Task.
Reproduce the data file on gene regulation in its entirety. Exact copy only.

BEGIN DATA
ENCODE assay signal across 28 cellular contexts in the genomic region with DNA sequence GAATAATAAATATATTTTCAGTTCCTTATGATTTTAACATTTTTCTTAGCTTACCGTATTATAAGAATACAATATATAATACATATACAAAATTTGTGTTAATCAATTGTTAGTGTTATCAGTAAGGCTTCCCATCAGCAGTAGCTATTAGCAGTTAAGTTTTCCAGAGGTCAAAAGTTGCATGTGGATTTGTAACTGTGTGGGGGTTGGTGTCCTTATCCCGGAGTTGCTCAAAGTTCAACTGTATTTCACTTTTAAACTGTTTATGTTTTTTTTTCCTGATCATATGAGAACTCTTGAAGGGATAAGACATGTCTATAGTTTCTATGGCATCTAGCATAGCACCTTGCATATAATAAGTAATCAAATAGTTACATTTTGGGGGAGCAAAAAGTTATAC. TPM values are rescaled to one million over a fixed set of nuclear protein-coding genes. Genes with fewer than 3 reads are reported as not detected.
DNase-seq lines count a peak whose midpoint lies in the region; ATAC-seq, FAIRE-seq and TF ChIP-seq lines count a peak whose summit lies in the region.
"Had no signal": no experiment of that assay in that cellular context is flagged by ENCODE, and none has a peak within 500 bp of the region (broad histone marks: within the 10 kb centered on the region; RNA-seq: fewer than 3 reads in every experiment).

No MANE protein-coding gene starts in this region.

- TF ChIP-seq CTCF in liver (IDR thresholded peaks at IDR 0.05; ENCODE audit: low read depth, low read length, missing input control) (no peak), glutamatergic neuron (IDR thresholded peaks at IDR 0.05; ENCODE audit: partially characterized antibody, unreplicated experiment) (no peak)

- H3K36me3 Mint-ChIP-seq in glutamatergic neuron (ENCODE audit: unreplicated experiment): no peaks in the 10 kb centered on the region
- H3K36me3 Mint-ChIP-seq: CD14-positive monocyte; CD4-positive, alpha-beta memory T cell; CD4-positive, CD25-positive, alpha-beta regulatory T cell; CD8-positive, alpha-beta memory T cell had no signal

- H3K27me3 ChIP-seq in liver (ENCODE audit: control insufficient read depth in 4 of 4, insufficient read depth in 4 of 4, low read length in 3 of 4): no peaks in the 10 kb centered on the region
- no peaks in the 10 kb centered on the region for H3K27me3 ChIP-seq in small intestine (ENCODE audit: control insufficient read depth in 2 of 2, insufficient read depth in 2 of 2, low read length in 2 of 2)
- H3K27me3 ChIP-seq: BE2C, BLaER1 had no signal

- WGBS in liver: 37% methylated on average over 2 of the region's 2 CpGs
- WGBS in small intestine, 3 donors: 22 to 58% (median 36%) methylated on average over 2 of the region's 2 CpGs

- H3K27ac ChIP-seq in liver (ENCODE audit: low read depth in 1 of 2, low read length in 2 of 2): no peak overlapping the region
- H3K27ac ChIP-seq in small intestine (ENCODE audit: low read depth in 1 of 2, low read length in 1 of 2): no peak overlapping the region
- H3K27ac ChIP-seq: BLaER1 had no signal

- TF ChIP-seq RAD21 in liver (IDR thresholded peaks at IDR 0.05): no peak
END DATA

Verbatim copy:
ENCODE assay signal across 28 cellular contexts in the genomic region with DNA sequence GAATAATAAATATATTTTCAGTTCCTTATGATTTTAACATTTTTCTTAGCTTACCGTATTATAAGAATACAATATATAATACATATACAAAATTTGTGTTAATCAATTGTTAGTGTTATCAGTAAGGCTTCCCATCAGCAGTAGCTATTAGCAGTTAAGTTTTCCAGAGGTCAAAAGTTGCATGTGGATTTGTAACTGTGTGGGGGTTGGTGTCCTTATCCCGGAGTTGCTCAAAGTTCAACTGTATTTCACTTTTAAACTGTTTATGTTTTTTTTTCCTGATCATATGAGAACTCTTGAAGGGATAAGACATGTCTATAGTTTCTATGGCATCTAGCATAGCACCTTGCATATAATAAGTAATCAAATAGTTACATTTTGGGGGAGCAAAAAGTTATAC. TPM values are rescaled to one million over a fixed set of nuclear protein-coding genes. Genes with fewer than 3 reads are reported as not detected.
DNase-seq lines count a peak whose midpoint lies in the region; ATAC-seq, FAIRE-seq and TF ChIP-seq lines count a peak whose summit lies in the region.
"Had no signal": no experiment of that assay in that cellular context is flagged by ENCODE, and none has a peak within 500 bp of the region (broad histone marks: within the 10 kb centered on the region; RNA-seq: fewer than 3 reads in every experiment).

No MANE protein-coding gene starts in this region.

- TF ChIP-seq CTCF in liver (IDR thresholded peaks at IDR 0.05; ENCODE audit: low read depth, low read length, missing input control) (no peak), glutamatergic neuron (IDR thresholded peaks at IDR 0.05; ENCODE audit: partially characterized antibody, unreplicated experiment) (no peak)

- H3K36me3 Mint-ChIP-seq in glutamatergic neuron (ENCODE audit: unreplicated experiment): no peaks in the 10 kb centered on the region
- H3K36me3 Mint-ChIP-seq: CD14-positive monocyte; CD4-positive, alpha-beta memory T cell; CD4-positive, CD25-positive, alpha-beta regulatory T cell; CD8-positive, alpha-beta memory T cell had no signal

- H3K27me3 ChIP-seq in liver (ENCODE audit: control insufficient read depth in 4 of 4, insufficient read depth in 4 of 4, low read length in 3 of 4): no peaks in the 10 kb centered on the region
- no peaks in the 10 kb centered on the region for H3K27me3 ChIP-seq in small intestine (ENCODE audit: control insufficient read depth in 2 of 2, insufficient read depth in 2 of 2, low read length in 2 of 2)
- H3K27me3 ChIP-seq: BE2C, BLaER1 had no signal

- WGBS in liver: 37% methylated on average over 2 of the region's 2 CpGs
- WGBS in small intestine, 3 donors: 22 to 58% (median 36%) methylated on average over 2 of the region's 2 CpGs

- H3K27ac ChIP-seq in liver (ENCODE audit: low read depth in 1 of 2, low read length in 2 of 2): no peak overlapping the region
- H3K27ac ChIP-seq in small intestine (ENCODE audit: low read depth in 1 of 2, low read length in 1 of 2): no peak overlapping the region
- H3K27ac ChIP-seq: BLaER1 had no signal

- TF ChIP-seq RAD21 in liver (IDR thresholded peaks at IDR 0.05): no peak